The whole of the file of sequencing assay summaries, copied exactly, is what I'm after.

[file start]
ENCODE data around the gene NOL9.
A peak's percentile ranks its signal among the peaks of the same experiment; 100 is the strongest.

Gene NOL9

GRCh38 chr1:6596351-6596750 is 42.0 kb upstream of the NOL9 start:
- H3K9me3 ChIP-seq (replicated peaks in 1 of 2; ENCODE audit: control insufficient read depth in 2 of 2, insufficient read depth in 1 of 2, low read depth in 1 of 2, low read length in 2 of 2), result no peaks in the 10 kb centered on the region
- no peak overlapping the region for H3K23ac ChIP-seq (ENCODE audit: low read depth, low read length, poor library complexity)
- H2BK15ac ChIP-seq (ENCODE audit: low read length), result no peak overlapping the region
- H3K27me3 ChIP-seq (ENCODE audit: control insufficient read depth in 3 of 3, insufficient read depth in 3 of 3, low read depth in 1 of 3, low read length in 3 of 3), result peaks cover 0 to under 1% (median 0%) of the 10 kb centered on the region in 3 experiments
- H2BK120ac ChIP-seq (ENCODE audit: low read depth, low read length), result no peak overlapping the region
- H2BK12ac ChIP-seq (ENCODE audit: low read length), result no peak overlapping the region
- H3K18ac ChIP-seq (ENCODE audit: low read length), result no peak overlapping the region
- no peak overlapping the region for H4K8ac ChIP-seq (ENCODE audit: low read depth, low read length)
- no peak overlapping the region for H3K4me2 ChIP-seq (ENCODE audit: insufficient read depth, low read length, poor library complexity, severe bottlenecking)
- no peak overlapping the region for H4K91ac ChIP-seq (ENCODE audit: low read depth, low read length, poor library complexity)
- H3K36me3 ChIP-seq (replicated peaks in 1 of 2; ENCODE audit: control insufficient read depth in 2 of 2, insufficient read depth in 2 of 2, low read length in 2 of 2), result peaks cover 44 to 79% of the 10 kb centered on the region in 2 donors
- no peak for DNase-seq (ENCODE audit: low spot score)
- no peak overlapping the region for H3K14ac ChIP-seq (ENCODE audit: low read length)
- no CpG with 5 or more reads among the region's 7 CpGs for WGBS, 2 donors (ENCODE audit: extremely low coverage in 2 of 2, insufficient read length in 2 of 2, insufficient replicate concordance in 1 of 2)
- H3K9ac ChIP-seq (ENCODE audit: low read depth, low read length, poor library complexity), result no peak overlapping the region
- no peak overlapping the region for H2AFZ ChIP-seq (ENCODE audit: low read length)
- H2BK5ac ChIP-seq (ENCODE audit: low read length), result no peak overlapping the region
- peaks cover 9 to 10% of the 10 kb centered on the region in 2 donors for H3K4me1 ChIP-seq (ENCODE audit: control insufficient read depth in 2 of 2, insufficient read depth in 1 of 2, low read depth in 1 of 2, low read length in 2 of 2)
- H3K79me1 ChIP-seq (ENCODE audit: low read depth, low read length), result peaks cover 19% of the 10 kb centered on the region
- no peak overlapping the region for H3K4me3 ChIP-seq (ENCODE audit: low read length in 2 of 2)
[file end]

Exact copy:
ENCODE data around the gene NOL9.
A peak's percentile ranks its signal among the peaks of the same experiment; 100 is the strongest.

Gene NOL9

GRCh38 chr1:6596351-6596750 is 42.0 kb upstream of the NOL9 start:
- H3K9me3 ChIP-seq (replicated peaks in 1 of 2; ENCODE audit: control insufficient read depth in 2 of 2, insufficient read depth in 1 of 2, low read depth in 1 of 2, low read length in 2 of 2), result no peaks in the 10 kb centered on the region
- no peak overlapping the region for H3K23ac ChIP-seq (ENCODE audit: low read depth, low read length, poor library complexity)
- H2BK15ac ChIP-seq (ENCODE audit: low read length), result no peak overlapping the region
- H3K27me3 ChIP-seq (ENCODE audit: control insufficient read depth in 3 of 3, insufficient read depth in 3 of 3, low read depth in 1 of 3, low read length in 3 of 3), result peaks cover 0 to under 1% (median 0%) of the 10 kb centered on the region in 3 experiments
- H2BK120ac ChIP-seq (ENCODE audit: low read depth, low read length), result no peak overlapping the region
- H2BK12ac ChIP-seq (ENCODE audit: low read length), result no peak overlapping the region
- H3K18ac ChIP-seq (ENCODE audit: low read length), result no peak overlapping the region
- no peak overlapping the region for H4K8ac ChIP-seq (ENCODE audit: low read depth, low read length)
- no peak overlapping the region for H3K4me2 ChIP-seq (ENCODE audit: insufficient read depth, low read length, poor library complexity, severe bottlenecking)
- no peak overlapping the region for H4K91ac ChIP-seq (ENCODE audit: low read depth, low read length, poor library complexity)
- H3K36me3 ChIP-seq (replicated peaks in 1 of 2; ENCODE audit: control insufficient read depth in 2 of 2, insufficient read depth in 2 of 2, low read length in 2 of 2), result peaks cover 44 to 79% of the 10 kb centered on the region in 2 donors
- no peak for DNase-seq (ENCODE audit: low spot score)
- no peak overlapping the region for H3K14ac ChIP-seq (ENCODE audit: low read length)
- no CpG with 5 or more reads among the region's 7 CpGs for WGBS, 2 donors (ENCODE audit: extremely low coverage in 2 of 2, insufficient read length in 2 of 2, insufficient replicate concordance in 1 of 2)
- H3K9ac ChIP-seq (ENCODE audit: low read depth, low read length, poor library complexity), result no peak overlapping the region
- no peak overlapping the region for H2AFZ ChIP-seq (ENCODE audit: low read length)
- H2BK5ac ChIP-seq (ENCODE audit: low read length), result no peak overlapping the region
- peaks cover 9 to 10% of the 10 kb centered on the region in 2 donors for H3K4me1 ChIP-seq (ENCODE audit: control insufficient read depth in 2 of 2, insufficient read depth in 1 of 2, low read depth in 1 of 2, low read length in 2 of 2)
- H3K79me1 ChIP-seq (ENCODE audit: low read depth, low read length), result peaks cover 19% of the 10 kb centered on the region
- no peak overlapping the region for H3K4me3 ChIP-seq (ENCODE audit: low read length in 2 of 2)